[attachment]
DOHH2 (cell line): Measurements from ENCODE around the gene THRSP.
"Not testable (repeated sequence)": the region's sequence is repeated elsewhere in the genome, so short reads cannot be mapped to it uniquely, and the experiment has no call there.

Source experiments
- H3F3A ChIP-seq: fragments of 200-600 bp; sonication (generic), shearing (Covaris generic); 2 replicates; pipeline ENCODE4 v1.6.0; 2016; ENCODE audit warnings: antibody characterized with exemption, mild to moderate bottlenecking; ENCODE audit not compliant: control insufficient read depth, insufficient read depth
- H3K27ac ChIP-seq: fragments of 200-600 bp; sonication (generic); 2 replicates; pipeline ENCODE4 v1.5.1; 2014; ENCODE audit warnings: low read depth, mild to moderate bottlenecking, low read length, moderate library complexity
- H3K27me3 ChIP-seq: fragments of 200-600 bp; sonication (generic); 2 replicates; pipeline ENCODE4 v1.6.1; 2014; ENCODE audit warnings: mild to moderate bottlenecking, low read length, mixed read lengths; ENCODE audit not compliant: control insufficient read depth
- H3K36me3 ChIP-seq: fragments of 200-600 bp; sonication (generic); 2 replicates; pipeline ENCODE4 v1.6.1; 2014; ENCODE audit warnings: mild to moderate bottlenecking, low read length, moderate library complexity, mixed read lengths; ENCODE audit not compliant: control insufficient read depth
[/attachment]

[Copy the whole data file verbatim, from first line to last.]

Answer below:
DOHH2 (cell line): Measurements from ENCODE around the gene THRSP.
"Not testable (repeated sequence)": the region's sequence is repeated elsewhere in the genome, so short reads cannot be mapped to it uniquely, and the experiment has no call there.

Source experiments
- H3F3A ChIP-seq: fragments of 200-600 bp; sonication (generic), shearing (Covaris generic); 2 replicates; pipeline ENCODE4 v1.6.0; 2016; ENCODE audit warnings: antibody characterized with exemption, mild to moderate bottlenecking; ENCODE audit not compliant: control insufficient read depth, insufficient read depth
- H3K27ac ChIP-seq: fragments of 200-600 bp; sonication (generic); 2 replicates; pipeline ENCODE4 v1.5.1; 2014; ENCODE audit warnings: low read depth, mild to moderate bottlenecking, low read length, moderate library complexity
- H3K27me3 ChIP-seq: fragments of 200-600 bp; sonication (generic); 2 replicates; pipeline ENCODE4 v1.6.1; 2014; ENCODE audit warnings: mild to moderate bottlenecking, low read length, mixed read lengths; ENCODE audit not compliant: control insufficient read depth
- H3K36me3 ChIP-seq: fragments of 200-600 bp; sonication (generic); 2 replicates; pipeline ENCODE4 v1.6.1; 2014; ENCODE audit warnings: mild to moderate bottlenecking, low read length, moderate library complexity, mixed read lengths; ENCODE audit not compliant: control insufficient read depth